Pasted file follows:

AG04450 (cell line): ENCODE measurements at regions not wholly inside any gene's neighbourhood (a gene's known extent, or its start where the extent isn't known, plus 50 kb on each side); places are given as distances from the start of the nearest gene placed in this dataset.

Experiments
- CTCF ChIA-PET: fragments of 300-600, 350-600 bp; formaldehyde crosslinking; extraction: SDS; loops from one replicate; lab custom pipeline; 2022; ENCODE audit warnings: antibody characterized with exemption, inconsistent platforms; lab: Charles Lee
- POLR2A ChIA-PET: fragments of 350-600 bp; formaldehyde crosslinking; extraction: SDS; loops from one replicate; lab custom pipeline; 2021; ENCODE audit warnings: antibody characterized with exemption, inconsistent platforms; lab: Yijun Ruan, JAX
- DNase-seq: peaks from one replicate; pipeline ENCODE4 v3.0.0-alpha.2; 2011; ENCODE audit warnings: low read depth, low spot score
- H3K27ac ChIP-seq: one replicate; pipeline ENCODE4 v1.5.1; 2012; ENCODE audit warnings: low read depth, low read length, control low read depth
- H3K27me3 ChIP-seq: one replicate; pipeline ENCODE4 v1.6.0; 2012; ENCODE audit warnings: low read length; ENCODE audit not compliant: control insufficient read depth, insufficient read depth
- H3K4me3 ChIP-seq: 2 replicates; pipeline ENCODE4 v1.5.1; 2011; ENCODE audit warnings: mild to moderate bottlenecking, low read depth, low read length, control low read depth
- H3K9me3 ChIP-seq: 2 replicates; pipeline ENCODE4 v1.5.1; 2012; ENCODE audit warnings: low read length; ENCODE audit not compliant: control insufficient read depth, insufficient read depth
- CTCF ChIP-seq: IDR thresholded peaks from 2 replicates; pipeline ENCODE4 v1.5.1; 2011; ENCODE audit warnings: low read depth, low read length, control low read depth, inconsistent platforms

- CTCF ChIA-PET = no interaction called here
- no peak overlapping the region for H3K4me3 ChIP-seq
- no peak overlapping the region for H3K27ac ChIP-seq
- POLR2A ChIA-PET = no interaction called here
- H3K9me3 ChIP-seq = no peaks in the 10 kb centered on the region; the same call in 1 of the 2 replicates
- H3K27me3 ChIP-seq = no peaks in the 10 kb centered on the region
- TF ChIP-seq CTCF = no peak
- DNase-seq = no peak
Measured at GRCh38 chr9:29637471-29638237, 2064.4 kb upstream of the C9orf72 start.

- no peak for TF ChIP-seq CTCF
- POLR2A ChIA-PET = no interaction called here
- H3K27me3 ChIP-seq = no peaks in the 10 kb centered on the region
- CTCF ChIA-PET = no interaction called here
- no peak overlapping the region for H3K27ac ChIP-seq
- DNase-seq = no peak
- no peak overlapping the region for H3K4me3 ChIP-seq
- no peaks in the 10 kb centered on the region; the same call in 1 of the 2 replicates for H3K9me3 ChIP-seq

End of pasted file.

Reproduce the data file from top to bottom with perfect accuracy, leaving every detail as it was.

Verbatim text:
AG04450 (cell line): ENCODE measurements at regions not wholly inside any gene's neighbourhood (a gene's known extent, or its start where the extent isn't known, plus 50 kb on each side); places are given as distances from the start of the nearest gene placed in this dataset.

Experiments
- CTCF ChIA-PET: fragments of 300-600, 350-600 bp; formaldehyde crosslinking; extraction: SDS; loops from one replicate; lab custom pipeline; 2022; ENCODE audit warnings: antibody characterized with exemption, inconsistent platforms; lab: Charles Lee
- POLR2A ChIA-PET: fragments of 350-600 bp; formaldehyde crosslinking; extraction: SDS; loops from one replicate; lab custom pipeline; 2021; ENCODE audit warnings: antibody characterized with exemption, inconsistent platforms; lab: Yijun Ruan, JAX
- DNase-seq: peaks from one replicate; pipeline ENCODE4 v3.0.0-alpha.2; 2011; ENCODE audit warnings: low read depth, low spot score
- H3K27ac ChIP-seq: one replicate; pipeline ENCODE4 v1.5.1; 2012; ENCODE audit warnings: low read depth, low read length, control low read depth
- H3K27me3 ChIP-seq: one replicate; pipeline ENCODE4 v1.6.0; 2012; ENCODE audit warnings: low read length; ENCODE audit not compliant: control insufficient read depth, insufficient read depth
- H3K4me3 ChIP-seq: 2 replicates; pipeline ENCODE4 v1.5.1; 2011; ENCODE audit warnings: mild to moderate bottlenecking, low read depth, low read length, control low read depth
- H3K9me3 ChIP-seq: 2 replicates; pipeline ENCODE4 v1.5.1; 2012; ENCODE audit warnings: low read length; ENCODE audit not compliant: control insufficient read depth, insufficient read depth
- CTCF ChIP-seq: IDR thresholded peaks from 2 replicates; pipeline ENCODE4 v1.5.1; 2011; ENCODE audit warnings: low read depth, low read length, control low read depth, inconsistent platforms

- CTCF ChIA-PET = no interaction called here
- no peak overlapping the region for H3K4me3 ChIP-seq
- no peak overlapping the region for H3K27ac ChIP-seq
- POLR2A ChIA-PET = no interaction called here
- H3K9me3 ChIP-seq = no peaks in the 10 kb centered on the region; the same call in 1 of the 2 replicates
- H3K27me3 ChIP-seq = no peaks in the 10 kb centered on the region
- TF ChIP-seq CTCF = no peak
- DNase-seq = no peak
Measured at GRCh38 chr9:29637471-29638237, 2064.4 kb upstream of the C9orf72 start.

- no peak for TF ChIP-seq CTCF
- POLR2A ChIA-PET = no interaction called here
- H3K27me3 ChIP-seq = no peaks in the 10 kb centered on the region
- CTCF ChIA-PET = no interaction called here
- no peak overlapping the region for H3K27ac ChIP-seq
- DNase-seq = no peak
- no peak overlapping the region for H3K4me3 ChIP-seq
- no peaks in the 10 kb centered on the region; the same call in 1 of the 2 replicates for H3K9me3 ChIP-seq